Darlands Nature Reserve

After many years of discussion, consultation and negotiation, in June 2019, the London Borough of Barnet granted The Darlands Conservation Trust a 99 year lease on the Darlands Nature Reserve. The Trust is a Charitable Incorporated Organisation (CIO) established by members of our local community to conserve, protect and improve Darlands Nature Reserve. This was a major step towards protecting this wonderful area for wildlife and for the community for generations to come. But this was just the start.

Habitat management work is already underway. Over the winter months volunteers have been busy clearing areas of scrub in the north field. This is the first stage of re-establishing areas of grassland and re-opening forgotten tracks and paths. This was greatly assisted by a generous donation from Moat End Farm of a tractor and driver for a day, enabling the clearance of a much greater area. Unfortunately the lockdown has halted workdays until further notice.

A stand of Giant Hogweed by the Folly Brook

It is hoped that despite the lockdown the annual treatment of Giant Hogweed will still be able to go ahead as planned this summer. Giant Hogweed is an invasive, non-native species that has become established at Darlands over many years. It grows up to three metres tall with large white flower heads each producing thousands of seeds. It out-competes native plants and negatively impacts biodiversity.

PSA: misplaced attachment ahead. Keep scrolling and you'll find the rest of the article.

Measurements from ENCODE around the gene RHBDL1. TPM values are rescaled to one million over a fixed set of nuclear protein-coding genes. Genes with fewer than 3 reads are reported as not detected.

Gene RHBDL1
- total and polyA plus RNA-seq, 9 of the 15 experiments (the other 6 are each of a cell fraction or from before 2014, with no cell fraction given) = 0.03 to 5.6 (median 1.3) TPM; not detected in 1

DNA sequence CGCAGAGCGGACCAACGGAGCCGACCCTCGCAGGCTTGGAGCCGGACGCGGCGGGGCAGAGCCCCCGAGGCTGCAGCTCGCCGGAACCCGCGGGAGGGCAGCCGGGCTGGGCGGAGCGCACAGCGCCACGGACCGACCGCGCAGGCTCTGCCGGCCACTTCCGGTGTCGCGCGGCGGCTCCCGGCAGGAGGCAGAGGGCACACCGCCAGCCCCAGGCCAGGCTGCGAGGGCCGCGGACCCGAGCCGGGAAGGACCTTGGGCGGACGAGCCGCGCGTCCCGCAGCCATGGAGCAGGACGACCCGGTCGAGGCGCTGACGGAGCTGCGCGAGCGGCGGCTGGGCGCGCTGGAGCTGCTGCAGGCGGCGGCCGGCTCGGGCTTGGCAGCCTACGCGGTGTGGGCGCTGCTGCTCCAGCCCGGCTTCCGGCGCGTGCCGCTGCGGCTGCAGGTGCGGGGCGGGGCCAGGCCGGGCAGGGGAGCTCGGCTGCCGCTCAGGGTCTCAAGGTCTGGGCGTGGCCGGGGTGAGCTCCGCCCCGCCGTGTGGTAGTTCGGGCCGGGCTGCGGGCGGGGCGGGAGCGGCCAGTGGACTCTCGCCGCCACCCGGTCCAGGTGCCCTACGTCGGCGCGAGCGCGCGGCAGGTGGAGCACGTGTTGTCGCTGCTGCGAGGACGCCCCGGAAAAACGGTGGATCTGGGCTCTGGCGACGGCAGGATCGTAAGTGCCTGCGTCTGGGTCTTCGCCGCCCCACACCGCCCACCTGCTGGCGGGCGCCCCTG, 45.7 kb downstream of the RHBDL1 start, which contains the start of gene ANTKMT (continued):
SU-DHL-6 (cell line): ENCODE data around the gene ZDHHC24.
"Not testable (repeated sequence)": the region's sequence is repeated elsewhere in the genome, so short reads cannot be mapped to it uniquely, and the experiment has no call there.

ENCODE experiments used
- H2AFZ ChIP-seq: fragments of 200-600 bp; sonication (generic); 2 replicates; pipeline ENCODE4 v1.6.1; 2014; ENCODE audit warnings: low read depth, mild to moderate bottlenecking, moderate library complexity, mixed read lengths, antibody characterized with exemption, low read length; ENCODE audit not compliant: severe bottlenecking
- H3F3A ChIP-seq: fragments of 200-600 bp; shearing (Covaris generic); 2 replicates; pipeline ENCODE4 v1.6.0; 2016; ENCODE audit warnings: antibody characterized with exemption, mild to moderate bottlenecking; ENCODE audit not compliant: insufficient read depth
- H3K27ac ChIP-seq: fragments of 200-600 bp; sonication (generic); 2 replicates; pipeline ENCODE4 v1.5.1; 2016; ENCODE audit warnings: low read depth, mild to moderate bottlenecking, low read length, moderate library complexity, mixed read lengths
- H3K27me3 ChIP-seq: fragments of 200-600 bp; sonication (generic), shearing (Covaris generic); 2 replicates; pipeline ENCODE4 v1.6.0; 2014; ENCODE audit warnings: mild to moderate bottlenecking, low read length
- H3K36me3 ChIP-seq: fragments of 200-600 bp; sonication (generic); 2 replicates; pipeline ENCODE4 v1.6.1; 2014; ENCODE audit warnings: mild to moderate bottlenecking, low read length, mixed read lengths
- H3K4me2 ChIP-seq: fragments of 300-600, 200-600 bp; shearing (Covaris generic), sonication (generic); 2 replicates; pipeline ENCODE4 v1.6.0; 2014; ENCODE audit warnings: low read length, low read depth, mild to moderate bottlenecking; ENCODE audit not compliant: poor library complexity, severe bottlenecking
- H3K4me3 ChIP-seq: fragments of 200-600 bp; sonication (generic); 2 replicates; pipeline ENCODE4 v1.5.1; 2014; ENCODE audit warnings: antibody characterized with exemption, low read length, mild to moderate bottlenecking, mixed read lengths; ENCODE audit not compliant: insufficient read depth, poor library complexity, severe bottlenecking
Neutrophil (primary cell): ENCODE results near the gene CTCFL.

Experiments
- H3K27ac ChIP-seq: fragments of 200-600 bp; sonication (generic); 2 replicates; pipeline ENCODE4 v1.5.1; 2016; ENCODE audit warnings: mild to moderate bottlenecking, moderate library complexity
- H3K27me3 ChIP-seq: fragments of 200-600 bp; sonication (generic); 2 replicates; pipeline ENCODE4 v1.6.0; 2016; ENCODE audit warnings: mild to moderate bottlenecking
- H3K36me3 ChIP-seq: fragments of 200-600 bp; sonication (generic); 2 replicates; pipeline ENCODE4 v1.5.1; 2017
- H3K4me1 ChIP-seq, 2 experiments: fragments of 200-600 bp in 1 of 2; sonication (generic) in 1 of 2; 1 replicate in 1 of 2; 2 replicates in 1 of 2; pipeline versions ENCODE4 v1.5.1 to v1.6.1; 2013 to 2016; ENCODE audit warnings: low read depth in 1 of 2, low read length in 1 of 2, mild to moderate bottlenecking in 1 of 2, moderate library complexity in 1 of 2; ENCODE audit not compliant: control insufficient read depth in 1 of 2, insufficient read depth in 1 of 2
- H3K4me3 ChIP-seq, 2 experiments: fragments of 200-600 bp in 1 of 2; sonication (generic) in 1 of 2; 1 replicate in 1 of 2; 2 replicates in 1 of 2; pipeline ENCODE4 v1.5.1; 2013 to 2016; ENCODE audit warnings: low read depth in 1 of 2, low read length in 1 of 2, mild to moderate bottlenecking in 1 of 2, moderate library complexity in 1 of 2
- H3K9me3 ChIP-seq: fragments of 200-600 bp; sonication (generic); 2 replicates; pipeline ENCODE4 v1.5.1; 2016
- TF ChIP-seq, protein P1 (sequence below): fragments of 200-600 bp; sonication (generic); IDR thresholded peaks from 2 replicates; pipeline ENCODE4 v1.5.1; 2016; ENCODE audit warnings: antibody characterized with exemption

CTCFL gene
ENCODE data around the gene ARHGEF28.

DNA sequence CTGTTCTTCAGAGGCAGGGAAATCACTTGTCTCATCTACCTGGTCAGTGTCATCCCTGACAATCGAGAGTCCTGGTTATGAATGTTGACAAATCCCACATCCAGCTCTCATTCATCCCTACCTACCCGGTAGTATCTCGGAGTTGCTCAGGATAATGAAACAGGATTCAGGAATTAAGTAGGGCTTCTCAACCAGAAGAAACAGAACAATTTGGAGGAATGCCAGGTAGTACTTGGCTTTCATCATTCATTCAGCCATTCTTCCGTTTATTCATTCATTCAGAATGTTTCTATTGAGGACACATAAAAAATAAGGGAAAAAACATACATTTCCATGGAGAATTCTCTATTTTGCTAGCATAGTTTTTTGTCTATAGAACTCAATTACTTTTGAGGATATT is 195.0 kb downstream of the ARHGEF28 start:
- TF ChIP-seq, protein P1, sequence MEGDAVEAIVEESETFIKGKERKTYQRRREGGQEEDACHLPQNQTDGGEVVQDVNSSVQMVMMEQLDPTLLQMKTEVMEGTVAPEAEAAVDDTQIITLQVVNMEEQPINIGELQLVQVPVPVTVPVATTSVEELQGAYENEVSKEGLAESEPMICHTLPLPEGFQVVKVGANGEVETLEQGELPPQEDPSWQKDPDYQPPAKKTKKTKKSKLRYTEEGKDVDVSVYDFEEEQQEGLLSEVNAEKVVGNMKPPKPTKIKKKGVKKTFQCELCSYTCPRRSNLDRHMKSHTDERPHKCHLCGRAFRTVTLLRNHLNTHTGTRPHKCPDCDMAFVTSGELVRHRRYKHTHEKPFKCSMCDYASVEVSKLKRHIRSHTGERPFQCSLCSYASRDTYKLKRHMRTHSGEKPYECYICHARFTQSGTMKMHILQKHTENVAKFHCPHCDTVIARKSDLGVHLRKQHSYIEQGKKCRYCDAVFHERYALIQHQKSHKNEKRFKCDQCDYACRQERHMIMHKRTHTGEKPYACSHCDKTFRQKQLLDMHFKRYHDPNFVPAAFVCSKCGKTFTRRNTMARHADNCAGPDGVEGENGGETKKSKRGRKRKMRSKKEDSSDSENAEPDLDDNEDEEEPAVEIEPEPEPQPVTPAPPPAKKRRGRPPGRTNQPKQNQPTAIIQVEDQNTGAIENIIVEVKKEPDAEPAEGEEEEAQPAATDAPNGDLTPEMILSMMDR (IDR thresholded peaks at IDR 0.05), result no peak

It is also hazardous to health as its sap can cause severe blistering and burns when it comes into contact with skin exposed to sunlight. It is expected to take up to ten years of annual treatment to completely eradicate this species.

Tree surgeons have carried out works on trees around the reserve that have fallen onto paths or pose a threat to safety. Wherever possible dead wood is retained in situ as it provides sustenance, nutrients and shelter for numerous species of woodland animals, plants and fungi. 

Coppicing by the lake.

Willows and alder trees along one side of the lake have also been coppiced. This will allow more sunlight into the woodland and the lake margins. Coppicing is a traditional form of woodland management where the stems are cut close to the ground. This is beneficial to the trees which will regrow more vigorously and will encourage flowers and insect activity, benefiting birds, bats, and other wildlife. The cut timber will be stored and used for fencing and paths around the reserve.

For many the lake is the highlight of a visit to the nature reserve and it is of primary importance to the reserves value to wildlife. It also poses the Trust’s biggest challenge. Silt has accumulated in the lake over the decades, reducing the area of open water by almost half. Once over 2 metres deep, the lake is now less than 20 centimetres and has completely dried up during prolonged periods without rain.
Addressing this by removing much of the silt will require a major engineering project estimated to cost in excess of £300,000.
Darlands Conservation Trust receive no government or local authority funding. Lockdown has forced the cancellation of all of our planned fundraising events.So now more than ever your donations are vital to securing the future of Darlands

For more information about Darlands Nature Reserve, the Darlands Conservation Trust or to make a donation or regular gift please visit our website: